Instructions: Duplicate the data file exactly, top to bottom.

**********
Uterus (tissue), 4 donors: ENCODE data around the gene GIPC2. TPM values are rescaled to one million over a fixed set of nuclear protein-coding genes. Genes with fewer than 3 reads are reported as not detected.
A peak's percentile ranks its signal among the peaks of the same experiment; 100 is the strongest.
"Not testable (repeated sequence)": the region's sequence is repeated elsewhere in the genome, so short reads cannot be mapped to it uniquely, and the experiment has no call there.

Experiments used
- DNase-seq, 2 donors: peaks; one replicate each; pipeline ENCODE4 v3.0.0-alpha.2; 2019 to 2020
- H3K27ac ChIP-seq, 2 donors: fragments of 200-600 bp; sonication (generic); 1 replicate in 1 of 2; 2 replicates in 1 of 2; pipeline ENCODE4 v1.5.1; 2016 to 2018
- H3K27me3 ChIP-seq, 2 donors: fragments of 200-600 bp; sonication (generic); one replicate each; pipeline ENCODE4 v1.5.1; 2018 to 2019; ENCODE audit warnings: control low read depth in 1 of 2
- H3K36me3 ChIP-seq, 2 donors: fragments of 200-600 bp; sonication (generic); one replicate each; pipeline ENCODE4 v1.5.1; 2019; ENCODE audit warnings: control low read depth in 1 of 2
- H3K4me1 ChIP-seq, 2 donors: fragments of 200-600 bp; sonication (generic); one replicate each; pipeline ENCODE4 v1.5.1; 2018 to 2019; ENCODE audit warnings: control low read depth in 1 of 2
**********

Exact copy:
Uterus (tissue), 4 donors: ENCODE data around the gene GIPC2. TPM values are rescaled to one million over a fixed set of nuclear protein-coding genes. Genes with fewer than 3 reads are reported as not detected.
A peak's percentile ranks its signal among the peaks of the same experiment; 100 is the strongest.
"Not testable (repeated sequence)": the region's sequence is repeated elsewhere in the genome, so short reads cannot be mapped to it uniquely, and the experiment has no call there.

Experiments used
- DNase-seq, 2 donors: peaks; one replicate each; pipeline ENCODE4 v3.0.0-alpha.2; 2019 to 2020
- H3K27ac ChIP-seq, 2 donors: fragments of 200-600 bp; sonication (generic); 1 replicate in 1 of 2; 2 replicates in 1 of 2; pipeline ENCODE4 v1.5.1; 2016 to 2018
- H3K27me3 ChIP-seq, 2 donors: fragments of 200-600 bp; sonication (generic); one replicate each; pipeline ENCODE4 v1.5.1; 2018 to 2019; ENCODE audit warnings: control low read depth in 1 of 2
- H3K36me3 ChIP-seq, 2 donors: fragments of 200-600 bp; sonication (generic); one replicate each; pipeline ENCODE4 v1.5.1; 2019; ENCODE audit warnings: control low read depth in 1 of 2
- H3K4me1 ChIP-seq, 2 donors: fragments of 200-600 bp; sonication (generic); one replicate each; pipeline ENCODE4 v1.5.1; 2018 to 2019; ENCODE audit warnings: control low read depth in 1 of 2